Test Valhalla

Valhalla should be running correctly now, and we're going to test that.
Open a new terminal and paste the following command:

curl http://localhost:8002/route --data '{"locations":[{"lat":41.318818,"lon":19.461336},{"lat":41.321001,"lon":19.459598}],"costing":"auto","directions_options":{"units":"miles"}}' | jq '.'
  • curl will call to the server running at the localhost with the port 8002.
  • --data is the switch to present the request data with curl.
  • {"locations":...} holds the data the Valhalla server will be queried with.
  • jq '.' will take the returned JSON response and print it nicely in the console.
  • If you used another OSM extract replace the lat and lon variables from the curl command with ones inside your extract.

Assess the response

The response of your Valhalla server should return something like the following JSON structure, depending on your OSM extract and the used coordinates. You should change the coordinates to ones that are inside your chosen OSM extract.

  "trip": {
    "language": "en-US",
    "status": 0,
    "units": "miles",
    "status_message": "Found route between points",
    "legs": [
        "shape": "yx{xmA_lybd@oClBqWxRqWhRsFlEeKlHaChBiGbFqGtEkWxRyQbN",
        "summary": {
          "max_lon": 19.461329,
          "max_lat": 41.321014,
          "time": 28,
          "length": 0.178,
          "min_lat": 41.318813,
          "min_lon": 19.45956
        "maneuvers": [
            "travel_mode": "drive",
            "begin_shape_index": 0,
            "length": 0.154,
            "time": 24,
            "type": 1,
            "end_shape_index": 9,
            "instruction": "Drive northwest on Rruga Stefan Kaçulini.",
            "verbal_pre_transition_instruction": "Drive northwest on Rruga Stefan Kaçulini for 2 tenths of a mile.",
            "travel_type": "car",
            "street_names": [
              "Rruga Stefan Kaçulini"
            "travel_type": "car",
            "travel_mode": "drive",
            "verbal_pre_transition_instruction": "Continue on Rruga Glaukia for 100 feet. Then You will arrive at your destination.",
            "verbal_transition_alert_instruction": "Continue on Rruga Glaukia.",
            "length": 0.024,
            "instruction": "Continue on Rruga Glaukia.",
            "end_shape_index": 10,
            "type": 8,
            "time": 4,
            "verbal_multi_cue": true,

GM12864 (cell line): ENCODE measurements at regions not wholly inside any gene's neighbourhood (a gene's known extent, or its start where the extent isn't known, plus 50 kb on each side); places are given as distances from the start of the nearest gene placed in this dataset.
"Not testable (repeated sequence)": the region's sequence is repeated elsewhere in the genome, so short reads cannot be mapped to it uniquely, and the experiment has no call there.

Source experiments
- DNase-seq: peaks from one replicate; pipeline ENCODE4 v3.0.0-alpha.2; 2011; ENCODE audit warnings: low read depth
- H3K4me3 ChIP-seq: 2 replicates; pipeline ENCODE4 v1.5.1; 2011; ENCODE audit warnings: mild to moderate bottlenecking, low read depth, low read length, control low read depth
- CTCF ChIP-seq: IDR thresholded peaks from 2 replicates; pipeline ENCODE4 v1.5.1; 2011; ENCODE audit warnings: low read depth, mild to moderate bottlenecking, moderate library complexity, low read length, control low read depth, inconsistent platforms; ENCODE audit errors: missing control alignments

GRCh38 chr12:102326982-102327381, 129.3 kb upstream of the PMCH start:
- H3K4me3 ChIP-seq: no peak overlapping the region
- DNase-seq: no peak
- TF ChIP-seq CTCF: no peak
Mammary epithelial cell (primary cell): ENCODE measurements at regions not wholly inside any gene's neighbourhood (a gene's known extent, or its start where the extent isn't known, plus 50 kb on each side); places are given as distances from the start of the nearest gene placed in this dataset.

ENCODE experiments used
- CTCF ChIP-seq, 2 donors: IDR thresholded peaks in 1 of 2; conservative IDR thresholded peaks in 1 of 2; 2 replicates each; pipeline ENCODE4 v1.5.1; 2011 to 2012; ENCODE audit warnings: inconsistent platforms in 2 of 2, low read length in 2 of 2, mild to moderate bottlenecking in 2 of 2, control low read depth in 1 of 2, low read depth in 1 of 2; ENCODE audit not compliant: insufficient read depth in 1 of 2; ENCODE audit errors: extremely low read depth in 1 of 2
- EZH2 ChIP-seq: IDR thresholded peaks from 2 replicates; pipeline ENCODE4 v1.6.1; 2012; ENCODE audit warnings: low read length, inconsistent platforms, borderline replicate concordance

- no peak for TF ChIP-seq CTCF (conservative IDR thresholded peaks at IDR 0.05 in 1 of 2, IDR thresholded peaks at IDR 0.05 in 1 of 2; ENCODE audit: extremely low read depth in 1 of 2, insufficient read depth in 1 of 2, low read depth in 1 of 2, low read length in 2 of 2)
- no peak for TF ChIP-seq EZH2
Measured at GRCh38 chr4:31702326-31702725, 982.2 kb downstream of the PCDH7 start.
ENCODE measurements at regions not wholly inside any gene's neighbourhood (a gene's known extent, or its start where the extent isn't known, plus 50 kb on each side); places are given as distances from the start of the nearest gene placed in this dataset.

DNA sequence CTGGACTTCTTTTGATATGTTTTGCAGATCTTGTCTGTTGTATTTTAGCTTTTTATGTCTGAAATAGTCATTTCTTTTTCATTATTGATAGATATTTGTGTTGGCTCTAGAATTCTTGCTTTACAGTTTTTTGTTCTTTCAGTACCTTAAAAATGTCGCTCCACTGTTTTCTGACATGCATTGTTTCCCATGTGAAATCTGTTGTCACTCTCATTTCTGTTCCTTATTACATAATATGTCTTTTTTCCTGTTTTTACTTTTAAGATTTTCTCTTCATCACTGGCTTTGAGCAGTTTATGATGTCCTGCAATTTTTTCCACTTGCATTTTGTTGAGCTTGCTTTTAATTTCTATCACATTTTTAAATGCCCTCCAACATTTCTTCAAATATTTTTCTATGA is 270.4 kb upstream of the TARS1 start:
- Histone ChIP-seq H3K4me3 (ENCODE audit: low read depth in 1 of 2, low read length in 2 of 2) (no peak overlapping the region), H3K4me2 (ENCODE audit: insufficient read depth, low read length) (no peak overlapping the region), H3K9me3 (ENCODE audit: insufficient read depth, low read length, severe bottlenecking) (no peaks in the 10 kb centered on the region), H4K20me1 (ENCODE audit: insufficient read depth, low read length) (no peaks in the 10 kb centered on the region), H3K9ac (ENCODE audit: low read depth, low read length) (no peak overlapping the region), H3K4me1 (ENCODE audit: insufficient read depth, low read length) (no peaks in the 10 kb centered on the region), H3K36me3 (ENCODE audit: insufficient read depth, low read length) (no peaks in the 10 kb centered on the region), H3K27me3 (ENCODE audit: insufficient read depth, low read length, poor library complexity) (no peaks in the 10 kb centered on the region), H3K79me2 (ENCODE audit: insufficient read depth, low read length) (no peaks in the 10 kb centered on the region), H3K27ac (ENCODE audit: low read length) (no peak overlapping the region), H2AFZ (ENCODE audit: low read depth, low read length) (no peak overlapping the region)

"street_names": [
              "Rruga Glaukia"
            "begin_shape_index": 9
            "travel_type": "car",
            "travel_mode": "drive",
            "begin_shape_index": 10,
            "time": 0,
            "type": 4,
            "end_shape_index": 10,
            "instruction": "You have arrived at your destination.",
            "length": 0,
            "verbal_transition_alert_instruction": "You will arrive at your destination.",
            "verbal_pre_transition_instruction": "You have arrived at your destination."
    "summary": {
      "max_lon": 19.461329,
      "max_lat": 41.321014,
      "time": 28,
      "length": 0.178,
      "min_lat": 41.318813,
      "min_lon": 19.45956
    "locations": [
        "original_index": 0,
        "lon": 19.461336,
        "lat": 41.318817,
        "type": "break"
        "original_index": 1,
        "lon": 19.459599,
        "lat": 41.320999,
        "type": "break"

In case you get a response looking like this:

"error_code": 171,
"error": "No suitable edges near location",
"status_code": 400,
"status": "Bad Request"

It is most likely that you didn't change the coordinates for the curl request to ones that are inside your chosen OSM extract. Consider adjusting them and running the curl command again.

Important Notes:

The configuration of Valhalla is tied to many different scopes and may yield some warnings or error messages that you may be concerned about. The following will try to examine some of them for you:

  • An error resulting off the valhalla_build_admins tool:
[ERROR] sqlite3_step() error: NOT NULL constraint failed: admin_access.admin_id.  Ignore if not using a planet extract.

This comes up if you build the admin areas on OSM extracts rather than the planet extract. It comes up whenever a relation crosses a border into areas that your OSM extract hasn't got any data. And as the error is telling you, you can safely ignore that.

  • An error telling you that the SpatiaLite-tool couldn't Vacuum the database holding the time zone data:
SQLite version: xxx
SpatiaLite version: xxx
Inserted xxx rows into 'tz_world' from './dist/combined-shapefile-with-oceans.shp'
Error: unknown database ANALYZE

This seems to be a bug inside the Valhalla script but not a serious one. The only side effect is, that the database will not be vacuumed and therefore a bit bigger. It shouldn't affect the building of the tiles. But to be sure keep an eye on the valhalla_build_tiles command running successfully.